Opinion

What the Bomb Cyclone Means for Resilient Power

As winter continues to grip much of the United States, it is too soon to declare victory and abandon efforts to strengthen fuel diversity and grid resilience. Some argue that, because reliable electric service continued during the “Bomb Cyclone” in early January, there is no need to worry about future cut-offs of natural gas supplies.

Rather than wait for what could be much more devastating interruptions in the future, now is the time to strengthen fuel diversity and resilience. As that work goes forward, it will also be vital to halt the premature retirement of resilient nuclear generation that proved critical to reliable electric service during the Bomb Cyclone.

PJM, the country’s largest energy market, did an extraordinary job of maintaining reliable wholesale electric service across its service areas in the Northeast and Midwest in that event. However, PJM was only able to keep the lights on by relying on baseload power sources with long term fuel resources onsite like nuclear – a generation source that is increasingly at risk due to the failure of markets to attach an adequate dollar value to resilient generation. Together, baseload resources provided almost two-thirds of the generation used at the peak usage times of the Bomb Cyclone.

When looking at how various generation sources fared during the storm, we must review the facts beyond the headlines. Nuclear in PJM was far and away the strongest performing source. It had virtually no forced outages, and on the coldest day actual output exceeded total capacity rating. Meanwhile, during the coldest day and the peak system hour, only 47 percent of gas-powered generation was available. A significant portion of gas generation failed to provide service to customers, either forced out by pipeline demands for home heating, switched to oil or cut off because of skyrocketing prices.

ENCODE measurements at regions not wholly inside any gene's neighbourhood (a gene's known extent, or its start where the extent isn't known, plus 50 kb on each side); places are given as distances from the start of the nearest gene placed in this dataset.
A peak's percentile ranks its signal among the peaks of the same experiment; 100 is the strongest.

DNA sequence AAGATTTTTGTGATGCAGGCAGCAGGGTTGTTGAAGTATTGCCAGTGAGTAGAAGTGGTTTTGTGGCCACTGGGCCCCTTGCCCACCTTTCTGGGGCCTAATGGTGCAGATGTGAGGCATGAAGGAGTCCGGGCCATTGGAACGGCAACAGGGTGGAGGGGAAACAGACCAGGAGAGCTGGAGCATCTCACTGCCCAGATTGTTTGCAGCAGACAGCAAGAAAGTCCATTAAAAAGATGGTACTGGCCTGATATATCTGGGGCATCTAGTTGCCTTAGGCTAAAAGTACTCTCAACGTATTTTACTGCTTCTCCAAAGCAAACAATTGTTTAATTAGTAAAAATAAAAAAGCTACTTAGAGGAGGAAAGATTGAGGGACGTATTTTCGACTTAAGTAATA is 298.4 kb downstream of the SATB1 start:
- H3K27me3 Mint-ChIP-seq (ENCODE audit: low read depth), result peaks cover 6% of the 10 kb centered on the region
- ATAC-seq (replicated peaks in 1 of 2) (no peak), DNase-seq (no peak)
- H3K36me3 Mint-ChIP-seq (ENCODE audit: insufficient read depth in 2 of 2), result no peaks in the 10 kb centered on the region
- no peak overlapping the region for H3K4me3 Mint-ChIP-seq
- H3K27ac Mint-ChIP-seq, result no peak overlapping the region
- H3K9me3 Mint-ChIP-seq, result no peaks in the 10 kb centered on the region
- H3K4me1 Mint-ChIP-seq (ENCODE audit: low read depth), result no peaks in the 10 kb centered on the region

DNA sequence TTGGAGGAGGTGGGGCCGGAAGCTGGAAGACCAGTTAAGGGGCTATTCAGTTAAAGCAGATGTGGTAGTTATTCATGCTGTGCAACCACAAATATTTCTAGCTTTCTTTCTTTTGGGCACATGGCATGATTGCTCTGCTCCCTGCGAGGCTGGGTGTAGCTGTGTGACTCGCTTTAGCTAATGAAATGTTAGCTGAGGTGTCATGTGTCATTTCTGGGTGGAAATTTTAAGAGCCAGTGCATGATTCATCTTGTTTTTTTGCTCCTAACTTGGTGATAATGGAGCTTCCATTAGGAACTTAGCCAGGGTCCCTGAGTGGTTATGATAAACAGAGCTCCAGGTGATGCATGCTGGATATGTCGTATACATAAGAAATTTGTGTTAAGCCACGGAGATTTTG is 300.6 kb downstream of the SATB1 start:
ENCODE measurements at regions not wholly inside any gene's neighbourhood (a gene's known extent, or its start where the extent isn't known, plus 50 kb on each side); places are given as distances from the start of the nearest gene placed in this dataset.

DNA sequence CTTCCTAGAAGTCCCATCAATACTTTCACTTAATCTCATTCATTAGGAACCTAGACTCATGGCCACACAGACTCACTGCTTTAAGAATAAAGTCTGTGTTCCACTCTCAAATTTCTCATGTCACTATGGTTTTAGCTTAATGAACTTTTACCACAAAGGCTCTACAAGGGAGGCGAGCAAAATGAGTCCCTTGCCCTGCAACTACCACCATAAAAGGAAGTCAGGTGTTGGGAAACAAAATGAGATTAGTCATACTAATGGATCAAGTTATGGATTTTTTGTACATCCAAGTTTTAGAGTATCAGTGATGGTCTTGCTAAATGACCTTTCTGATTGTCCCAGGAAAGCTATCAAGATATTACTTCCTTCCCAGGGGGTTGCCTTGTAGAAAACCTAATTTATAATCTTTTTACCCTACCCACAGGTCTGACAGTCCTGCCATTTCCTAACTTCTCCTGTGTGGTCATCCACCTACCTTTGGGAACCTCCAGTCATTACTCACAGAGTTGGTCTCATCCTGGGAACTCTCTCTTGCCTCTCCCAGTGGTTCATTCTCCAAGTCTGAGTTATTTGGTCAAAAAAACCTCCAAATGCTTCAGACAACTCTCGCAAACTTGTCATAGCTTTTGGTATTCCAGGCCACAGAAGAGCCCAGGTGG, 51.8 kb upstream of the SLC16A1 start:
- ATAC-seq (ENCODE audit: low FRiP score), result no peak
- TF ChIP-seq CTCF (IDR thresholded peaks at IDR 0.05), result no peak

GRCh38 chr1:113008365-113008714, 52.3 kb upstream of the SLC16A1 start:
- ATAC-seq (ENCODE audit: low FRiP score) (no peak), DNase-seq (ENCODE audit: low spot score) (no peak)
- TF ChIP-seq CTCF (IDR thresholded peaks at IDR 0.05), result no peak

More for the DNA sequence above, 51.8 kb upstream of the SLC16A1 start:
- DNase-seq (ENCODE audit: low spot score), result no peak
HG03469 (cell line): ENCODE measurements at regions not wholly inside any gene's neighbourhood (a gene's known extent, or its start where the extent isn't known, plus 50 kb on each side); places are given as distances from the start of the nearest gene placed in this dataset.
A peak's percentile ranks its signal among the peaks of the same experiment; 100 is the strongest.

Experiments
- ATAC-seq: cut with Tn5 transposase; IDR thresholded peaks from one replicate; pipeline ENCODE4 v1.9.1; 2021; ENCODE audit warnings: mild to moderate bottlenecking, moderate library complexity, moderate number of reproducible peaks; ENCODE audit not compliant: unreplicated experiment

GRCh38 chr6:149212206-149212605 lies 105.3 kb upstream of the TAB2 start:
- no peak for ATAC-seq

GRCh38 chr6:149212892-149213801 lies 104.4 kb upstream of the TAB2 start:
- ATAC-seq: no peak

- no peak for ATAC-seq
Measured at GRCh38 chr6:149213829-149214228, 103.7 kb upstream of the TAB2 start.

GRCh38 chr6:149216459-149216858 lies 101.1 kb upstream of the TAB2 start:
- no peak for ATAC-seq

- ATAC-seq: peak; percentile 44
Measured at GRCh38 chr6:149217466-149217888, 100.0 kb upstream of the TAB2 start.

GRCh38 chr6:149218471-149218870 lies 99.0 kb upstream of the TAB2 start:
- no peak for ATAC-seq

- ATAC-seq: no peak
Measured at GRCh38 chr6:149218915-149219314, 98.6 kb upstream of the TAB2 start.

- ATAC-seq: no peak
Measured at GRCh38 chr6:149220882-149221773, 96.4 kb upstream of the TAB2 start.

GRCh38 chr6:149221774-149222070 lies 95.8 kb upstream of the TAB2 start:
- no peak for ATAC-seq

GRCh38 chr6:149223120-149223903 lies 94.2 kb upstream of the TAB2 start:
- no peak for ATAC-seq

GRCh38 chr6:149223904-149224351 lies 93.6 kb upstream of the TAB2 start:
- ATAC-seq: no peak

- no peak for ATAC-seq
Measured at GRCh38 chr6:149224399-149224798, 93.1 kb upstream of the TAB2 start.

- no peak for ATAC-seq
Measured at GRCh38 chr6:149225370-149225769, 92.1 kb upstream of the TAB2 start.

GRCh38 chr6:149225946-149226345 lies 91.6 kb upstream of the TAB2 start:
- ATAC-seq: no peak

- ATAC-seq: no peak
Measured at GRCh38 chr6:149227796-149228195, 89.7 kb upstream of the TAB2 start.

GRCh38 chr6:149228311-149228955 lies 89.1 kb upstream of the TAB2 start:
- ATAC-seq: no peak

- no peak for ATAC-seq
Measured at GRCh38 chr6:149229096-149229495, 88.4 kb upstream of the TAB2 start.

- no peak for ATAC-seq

New Jersey offers a prime example of these challenges. Natural gas-fired fuel costs soared by more than 1,700 percent during the storm, resulting in electricity prices during the three-day cold snap that increased by an average of 800 percent over historical levels. During the highest-priced hour, power prices were 2,000 percent higher compared to historical levels. Meanwhile, nuclear costs remained just as stable as they are on the hottest day of the year, with all its fuel onsite and available without interruption. If not for the pricing stability of New Jersey’s nuclear plants, customers would have suffered these extreme price levels linked to gas and oil for even longer periods.

These aren’t just theoretical statistics: If these prices are jumping so much when the need for power is so high, it means that we’re facing a situation of dire scarcity when severe weather strikes.

As was the case during 2014’s Polar Vortex, the availability of gas generation in early January dropped as fast as the temperature. At the height of the storm, more than half of all PJM’s forced outages were gas generation. If nuclear power is replaced by natural gas, we will face major concerns about whether the lights will even stay on, not to mention the cost to consumers – a key scenario to consider as the Federal Energy Regulatory Commission continues its examination of resilience.